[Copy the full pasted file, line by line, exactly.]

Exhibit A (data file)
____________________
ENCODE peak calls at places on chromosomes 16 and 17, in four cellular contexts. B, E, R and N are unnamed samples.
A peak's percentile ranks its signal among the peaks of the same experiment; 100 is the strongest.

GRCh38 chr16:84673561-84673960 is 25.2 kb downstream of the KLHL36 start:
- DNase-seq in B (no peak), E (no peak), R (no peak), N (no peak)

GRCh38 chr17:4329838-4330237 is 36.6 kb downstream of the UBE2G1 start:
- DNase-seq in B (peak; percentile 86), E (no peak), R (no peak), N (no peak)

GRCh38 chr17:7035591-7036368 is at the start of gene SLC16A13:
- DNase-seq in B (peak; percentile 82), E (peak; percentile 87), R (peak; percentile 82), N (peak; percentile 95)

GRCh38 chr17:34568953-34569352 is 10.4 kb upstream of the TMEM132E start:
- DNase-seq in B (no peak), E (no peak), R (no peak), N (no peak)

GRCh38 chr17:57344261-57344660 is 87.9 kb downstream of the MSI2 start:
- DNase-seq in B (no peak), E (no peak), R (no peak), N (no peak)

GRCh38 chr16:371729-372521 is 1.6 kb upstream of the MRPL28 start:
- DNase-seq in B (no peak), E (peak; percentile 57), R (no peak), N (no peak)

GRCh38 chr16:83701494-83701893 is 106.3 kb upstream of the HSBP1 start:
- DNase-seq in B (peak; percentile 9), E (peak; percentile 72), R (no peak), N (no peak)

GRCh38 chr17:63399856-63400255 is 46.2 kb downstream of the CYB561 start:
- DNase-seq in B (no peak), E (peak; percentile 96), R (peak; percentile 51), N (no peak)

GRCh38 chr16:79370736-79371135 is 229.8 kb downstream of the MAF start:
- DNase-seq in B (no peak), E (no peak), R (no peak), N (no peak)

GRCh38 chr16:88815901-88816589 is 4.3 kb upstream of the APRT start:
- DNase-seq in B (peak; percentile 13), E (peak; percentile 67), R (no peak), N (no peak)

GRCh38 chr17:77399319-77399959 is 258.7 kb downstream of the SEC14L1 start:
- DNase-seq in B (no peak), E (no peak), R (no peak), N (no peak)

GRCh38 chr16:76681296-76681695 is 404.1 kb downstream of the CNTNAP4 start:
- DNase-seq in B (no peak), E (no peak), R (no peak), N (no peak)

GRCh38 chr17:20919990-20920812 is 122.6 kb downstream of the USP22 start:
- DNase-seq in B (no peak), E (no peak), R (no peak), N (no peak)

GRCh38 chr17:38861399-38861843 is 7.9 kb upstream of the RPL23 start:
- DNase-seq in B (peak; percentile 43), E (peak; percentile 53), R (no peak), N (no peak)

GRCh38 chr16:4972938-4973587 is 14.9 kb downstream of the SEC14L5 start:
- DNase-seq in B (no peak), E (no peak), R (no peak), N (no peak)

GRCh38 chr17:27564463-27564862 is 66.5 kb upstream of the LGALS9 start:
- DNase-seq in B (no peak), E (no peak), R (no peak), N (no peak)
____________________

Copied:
ENCODE peak calls at places on chromosomes 16 and 17, in four cellular contexts. B, E, R and N are unnamed samples.
A peak's percentile ranks its signal among the peaks of the same experiment; 100 is the strongest.

GRCh38 chr16:84673561-84673960 is 25.2 kb downstream of the KLHL36 start:
- DNase-seq in B (no peak), E (no peak), R (no peak), N (no peak)

GRCh38 chr17:4329838-4330237 is 36.6 kb downstream of the UBE2G1 start:
- DNase-seq in B (peak; percentile 86), E (no peak), R (no peak), N (no peak)

GRCh38 chr17:7035591-7036368 is at the start of gene SLC16A13:
- DNase-seq in B (peak; percentile 82), E (peak; percentile 87), R (peak; percentile 82), N (peak; percentile 95)

GRCh38 chr17:34568953-34569352 is 10.4 kb upstream of the TMEM132E start:
- DNase-seq in B (no peak), E (no peak), R (no peak), N (no peak)

GRCh38 chr17:57344261-57344660 is 87.9 kb downstream of the MSI2 start:
- DNase-seq in B (no peak), E (no peak), R (no peak), N (no peak)

GRCh38 chr16:371729-372521 is 1.6 kb upstream of the MRPL28 start:
- DNase-seq in B (no peak), E (peak; percentile 57), R (no peak), N (no peak)

GRCh38 chr16:83701494-83701893 is 106.3 kb upstream of the HSBP1 start:
- DNase-seq in B (peak; percentile 9), E (peak; percentile 72), R (no peak), N (no peak)

GRCh38 chr17:63399856-63400255 is 46.2 kb downstream of the CYB561 start:
- DNase-seq in B (no peak), E (peak; percentile 96), R (peak; percentile 51), N (no peak)

GRCh38 chr16:79370736-79371135 is 229.8 kb downstream of the MAF start:
- DNase-seq in B (no peak), E (no peak), R (no peak), N (no peak)

GRCh38 chr16:88815901-88816589 is 4.3 kb upstream of the APRT start:
- DNase-seq in B (peak; percentile 13), E (peak; percentile 67), R (no peak), N (no peak)

GRCh38 chr17:77399319-77399959 is 258.7 kb downstream of the SEC14L1 start:
- DNase-seq in B (no peak), E (no peak), R (no peak), N (no peak)

GRCh38 chr16:76681296-76681695 is 404.1 kb downstream of the CNTNAP4 start:
- DNase-seq in B (no peak), E (no peak), R (no peak), N (no peak)

GRCh38 chr17:20919990-20920812 is 122.6 kb downstream of the USP22 start:
- DNase-seq in B (no peak), E (no peak), R (no peak), N (no peak)

GRCh38 chr17:38861399-38861843 is 7.9 kb upstream of the RPL23 start:
- DNase-seq in B (peak; percentile 43), E (peak; percentile 53), R (no peak), N (no peak)

GRCh38 chr16:4972938-4973587 is 14.9 kb downstream of the SEC14L5 start:
- DNase-seq in B (no peak), E (no peak), R (no peak), N (no peak)

GRCh38 chr17:27564463-27564862 is 66.5 kb upstream of the LGALS9 start:
- DNase-seq in B (no peak), E (no peak), R (no peak), N (no peak)